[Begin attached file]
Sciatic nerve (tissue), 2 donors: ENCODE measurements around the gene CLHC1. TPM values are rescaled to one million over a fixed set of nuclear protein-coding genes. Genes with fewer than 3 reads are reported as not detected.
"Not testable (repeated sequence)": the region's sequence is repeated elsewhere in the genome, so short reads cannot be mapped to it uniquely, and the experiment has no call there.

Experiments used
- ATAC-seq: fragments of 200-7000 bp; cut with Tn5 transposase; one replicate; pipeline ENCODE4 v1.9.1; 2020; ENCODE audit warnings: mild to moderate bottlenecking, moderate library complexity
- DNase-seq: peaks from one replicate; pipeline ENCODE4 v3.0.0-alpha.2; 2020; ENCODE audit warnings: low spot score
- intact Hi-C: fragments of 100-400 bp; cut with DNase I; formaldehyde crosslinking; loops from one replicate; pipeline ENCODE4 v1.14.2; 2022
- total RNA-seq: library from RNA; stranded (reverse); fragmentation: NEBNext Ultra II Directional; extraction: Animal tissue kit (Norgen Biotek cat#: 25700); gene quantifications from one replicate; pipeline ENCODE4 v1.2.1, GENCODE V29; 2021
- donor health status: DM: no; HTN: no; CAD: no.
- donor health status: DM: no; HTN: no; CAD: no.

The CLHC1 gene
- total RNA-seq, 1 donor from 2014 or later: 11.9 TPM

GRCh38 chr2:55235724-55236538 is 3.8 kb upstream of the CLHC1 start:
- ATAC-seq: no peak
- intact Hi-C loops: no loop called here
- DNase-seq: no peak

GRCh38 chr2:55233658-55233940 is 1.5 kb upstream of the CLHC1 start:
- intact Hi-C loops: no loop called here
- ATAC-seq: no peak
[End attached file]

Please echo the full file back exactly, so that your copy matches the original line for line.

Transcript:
Sciatic nerve (tissue), 2 donors: ENCODE measurements around the gene CLHC1. TPM values are rescaled to one million over a fixed set of nuclear protein-coding genes. Genes with fewer than 3 reads are reported as not detected.
"Not testable (repeated sequence)": the region's sequence is repeated elsewhere in the genome, so short reads cannot be mapped to it uniquely, and the experiment has no call there.

Experiments used
- ATAC-seq: fragments of 200-7000 bp; cut with Tn5 transposase; one replicate; pipeline ENCODE4 v1.9.1; 2020; ENCODE audit warnings: mild to moderate bottlenecking, moderate library complexity
- DNase-seq: peaks from one replicate; pipeline ENCODE4 v3.0.0-alpha.2; 2020; ENCODE audit warnings: low spot score
- intact Hi-C: fragments of 100-400 bp; cut with DNase I; formaldehyde crosslinking; loops from one replicate; pipeline ENCODE4 v1.14.2; 2022
- total RNA-seq: library from RNA; stranded (reverse); fragmentation: NEBNext Ultra II Directional; extraction: Animal tissue kit (Norgen Biotek cat#: 25700); gene quantifications from one replicate; pipeline ENCODE4 v1.2.1, GENCODE V29; 2021
- donor health status: DM: no; HTN: no; CAD: no.
- donor health status: DM: no; HTN: no; CAD: no.

The CLHC1 gene
- total RNA-seq, 1 donor from 2014 or later: 11.9 TPM

GRCh38 chr2:55235724-55236538 is 3.8 kb upstream of the CLHC1 start:
- ATAC-seq: no peak
- intact Hi-C loops: no loop called here
- DNase-seq: no peak

GRCh38 chr2:55233658-55233940 is 1.5 kb upstream of the CLHC1 start:
- intact Hi-C loops: no loop called here
- ATAC-seq: no peak